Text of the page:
Philips Fidelio X3 Open-Back Headphones review

If you have never heard a high-end set of headphones before, the Philips Fidelio X3 will blow you away — there is no doubt about it. We can say that about very few headphones nowadays and just a few those products price under $500 / #500.

It is a great buy, not just for first-time critical listeners but also for audiophiles constantly chasing the ideal sound. It gives a robust, full mid-range and low-end noise with vibrant treble that could truly feel a bit over-excited occasionally, but nonetheless sounds warm and rich.

If you are able to overlook some small price inflation, and the fact that those open-back wired headphones are more or less only good for critical listening inside your home, the Fidelio X3 can treat you to a few of the greatest audio quality you have ever noticed.

Price evaluation and launch date

The Philips Fidelio X3 was released in September 2020 and is the sequel to the four-year-old Fidelio X2. The Fidelio X3 is somewhat on the expensive side at around $300 / #300 (around AU$400), which sounds like a lot but is really the going rate to get a prized set of open-back, over-ear headphones.

To put the Fidelio X3’s cost in view, the Sennheiser HD 660S, brand new for this year, comes in at $499 / 429 while the corresponding Beyerdynamic DT 1990 Guru comes at $599 / #370.


You might believe that using a lower cost point than the other versions, Philips might have cut some corners with the design of these cans — and yet, if it did, we’ve yet to view it.

For us, the Fidelio X3 feels totally luxurious, with plush velour earpads, a sturdy metallic bridge, and an adjustable head strap. The hinges around the arms are plastic, but otherwise, you’re taking a look at a mostly metal construction with cloth covering.

We enjoyed how modern the fabric and metal design looked, and how comfortable it felt once we put it on. The braided cable means you’ll have less fraying than plastic protecting and Philips has figured out the right amount of clamping force that helps keep the headphones stable around your ears, but not so tight it puts pressure in your skull. It’s a perfectly-balanced layout.

In the bottom of the headphones are both left-right jacks that can either be connected to an unbalanced 3.5mm auxiliary cable or a 2.5mm balanced link, and Philips includes a conventional 1/4 inch-to-3.5mm adapter if you plan on connecting these directly to a vinyl player or AV receiver.

To this end, it is worth pointing out that all these are strictly wired headphones and while that is not a shocker for most audiophiles, it might be worth considering another Hi-Res compatible pair of cans if you’re searching for a set of cans which could go anywhere and anyplace.

Commuters are warned, however, they’re a little large on the head and can look a little odd should you opt to take them out with you. However, given their intended purpose as critical listening headphones, these critiques are largely moot points.


Assessing the Philips Fidelio X3’s performance is a bunny hole — every time you can think about a way to describe it by listening to a favorite song, you find something new, something unique, about its tonal quality.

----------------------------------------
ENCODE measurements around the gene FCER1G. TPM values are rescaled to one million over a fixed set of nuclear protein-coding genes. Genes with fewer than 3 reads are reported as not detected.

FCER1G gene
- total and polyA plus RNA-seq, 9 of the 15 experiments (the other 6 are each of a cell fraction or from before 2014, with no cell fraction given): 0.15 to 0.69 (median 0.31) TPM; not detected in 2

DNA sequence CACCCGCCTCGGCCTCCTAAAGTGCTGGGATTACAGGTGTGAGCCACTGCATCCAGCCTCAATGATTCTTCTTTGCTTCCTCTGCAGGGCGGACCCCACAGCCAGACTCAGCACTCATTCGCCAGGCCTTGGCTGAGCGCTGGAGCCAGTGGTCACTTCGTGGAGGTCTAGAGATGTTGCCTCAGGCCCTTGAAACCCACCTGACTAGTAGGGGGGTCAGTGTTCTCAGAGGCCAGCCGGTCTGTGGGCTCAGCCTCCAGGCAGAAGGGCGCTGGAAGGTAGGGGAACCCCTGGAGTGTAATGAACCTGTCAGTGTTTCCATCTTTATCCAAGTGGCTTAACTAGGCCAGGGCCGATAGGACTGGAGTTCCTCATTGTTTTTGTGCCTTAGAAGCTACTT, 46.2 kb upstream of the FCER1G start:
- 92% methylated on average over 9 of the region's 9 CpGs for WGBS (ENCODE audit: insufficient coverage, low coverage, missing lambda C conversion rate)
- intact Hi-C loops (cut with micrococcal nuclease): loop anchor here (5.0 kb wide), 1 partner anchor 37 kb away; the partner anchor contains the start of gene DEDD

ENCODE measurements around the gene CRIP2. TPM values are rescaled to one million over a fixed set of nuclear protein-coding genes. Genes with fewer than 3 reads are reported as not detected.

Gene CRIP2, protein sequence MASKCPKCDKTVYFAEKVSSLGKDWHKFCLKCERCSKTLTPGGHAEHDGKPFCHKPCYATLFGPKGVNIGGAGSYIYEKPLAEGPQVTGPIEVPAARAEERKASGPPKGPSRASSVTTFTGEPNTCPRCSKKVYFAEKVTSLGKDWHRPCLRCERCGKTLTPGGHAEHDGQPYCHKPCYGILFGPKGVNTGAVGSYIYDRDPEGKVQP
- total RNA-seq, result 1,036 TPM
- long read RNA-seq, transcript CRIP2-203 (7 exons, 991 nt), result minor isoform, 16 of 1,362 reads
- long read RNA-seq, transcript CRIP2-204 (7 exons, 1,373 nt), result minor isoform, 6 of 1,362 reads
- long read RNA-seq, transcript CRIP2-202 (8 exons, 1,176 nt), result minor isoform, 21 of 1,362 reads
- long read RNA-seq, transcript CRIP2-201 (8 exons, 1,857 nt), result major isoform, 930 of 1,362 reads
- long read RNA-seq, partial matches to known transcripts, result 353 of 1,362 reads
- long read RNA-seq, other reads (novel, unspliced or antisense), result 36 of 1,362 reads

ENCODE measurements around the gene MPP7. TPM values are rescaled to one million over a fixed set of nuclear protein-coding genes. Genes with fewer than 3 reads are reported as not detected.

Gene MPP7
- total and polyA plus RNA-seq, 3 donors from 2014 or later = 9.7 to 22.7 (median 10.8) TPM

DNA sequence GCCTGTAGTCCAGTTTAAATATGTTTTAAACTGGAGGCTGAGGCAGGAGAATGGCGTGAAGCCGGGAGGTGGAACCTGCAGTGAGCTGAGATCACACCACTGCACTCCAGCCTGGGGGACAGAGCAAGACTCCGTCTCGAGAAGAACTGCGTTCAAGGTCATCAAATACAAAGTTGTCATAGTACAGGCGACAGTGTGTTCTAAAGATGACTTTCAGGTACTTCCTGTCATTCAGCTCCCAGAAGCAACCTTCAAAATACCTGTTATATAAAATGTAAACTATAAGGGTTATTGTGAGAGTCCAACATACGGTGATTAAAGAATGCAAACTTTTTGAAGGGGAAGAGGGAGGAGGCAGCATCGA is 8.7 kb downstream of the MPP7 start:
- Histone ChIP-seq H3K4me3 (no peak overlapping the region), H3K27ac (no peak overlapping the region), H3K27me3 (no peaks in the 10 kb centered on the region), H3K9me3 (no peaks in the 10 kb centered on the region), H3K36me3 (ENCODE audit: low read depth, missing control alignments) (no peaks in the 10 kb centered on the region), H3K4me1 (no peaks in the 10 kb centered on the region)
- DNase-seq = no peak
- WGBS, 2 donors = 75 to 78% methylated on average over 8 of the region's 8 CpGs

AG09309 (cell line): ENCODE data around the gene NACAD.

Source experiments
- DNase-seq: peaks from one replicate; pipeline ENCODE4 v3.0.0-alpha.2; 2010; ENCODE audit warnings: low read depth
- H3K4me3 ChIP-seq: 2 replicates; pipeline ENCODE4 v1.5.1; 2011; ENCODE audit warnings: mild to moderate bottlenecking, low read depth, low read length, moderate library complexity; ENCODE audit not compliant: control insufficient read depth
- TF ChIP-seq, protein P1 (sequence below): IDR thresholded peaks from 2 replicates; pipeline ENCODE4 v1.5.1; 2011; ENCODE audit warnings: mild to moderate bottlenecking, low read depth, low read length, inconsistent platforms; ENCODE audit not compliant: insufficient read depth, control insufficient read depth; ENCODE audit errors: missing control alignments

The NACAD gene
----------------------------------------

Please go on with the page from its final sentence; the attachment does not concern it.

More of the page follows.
By and large, what you’ll discover is exceptional clarity in the midrange with a whole robust sound that is precise and spacious. The lower range is nicely detailed and while it’s overlooking the sub-bass rumble that you might hear about closed-back cans, you don’t receive any of the migraines, either.

The treble, however, is a point of contention we found it to be somewhat sharp verging on sibilant in certain songs like Walk on Water from Eminem, while at other times with different genres it sounded absolutely fine. It’s an interesting quirk of these headphones and, considering it was something we had seen when reviewing the Philips Fidelio X2, it’s definitely something Philips has chucked to its audio touch at this phase.

Testing the X3 with quite a few different genres has been an exciting experience, producing varied results which, largely, were quite favorable. Adhering to The Chain from Fleetwood Mac gave us the opportunity to test out classic rock where we can pick out individual strings being plucked while reggae principles like One Love by Bob Marley’d exceptional, driving percussion and fantastic bass response.

Due to its immaculately precise upper limit, you’ll probably want to set the X3 with a luxury DAC/amp or DAP, but thankfully it does not take much power to push it, with an impedance of just 30 ohms. This means you can use it along with your laptop, tablet, or smartphone and perhaps not get the best functionality, but something rather decent. That flexibility is excellent for people just starting out in the music community.

Another point worth making, and many sound fans will roll their eyes at this, is that these cans have a lot of sound leakages. By the nature of being open-back headphones the X3 leak lots of sound at an audible level, possibly making them distracting for coworkers or spouses sharing the exact same space as you. This makes them particularly bad for carrying outside and while most of you would never dream about this, we still feel obligated to mention it just in case you’re new to open-back layouts.


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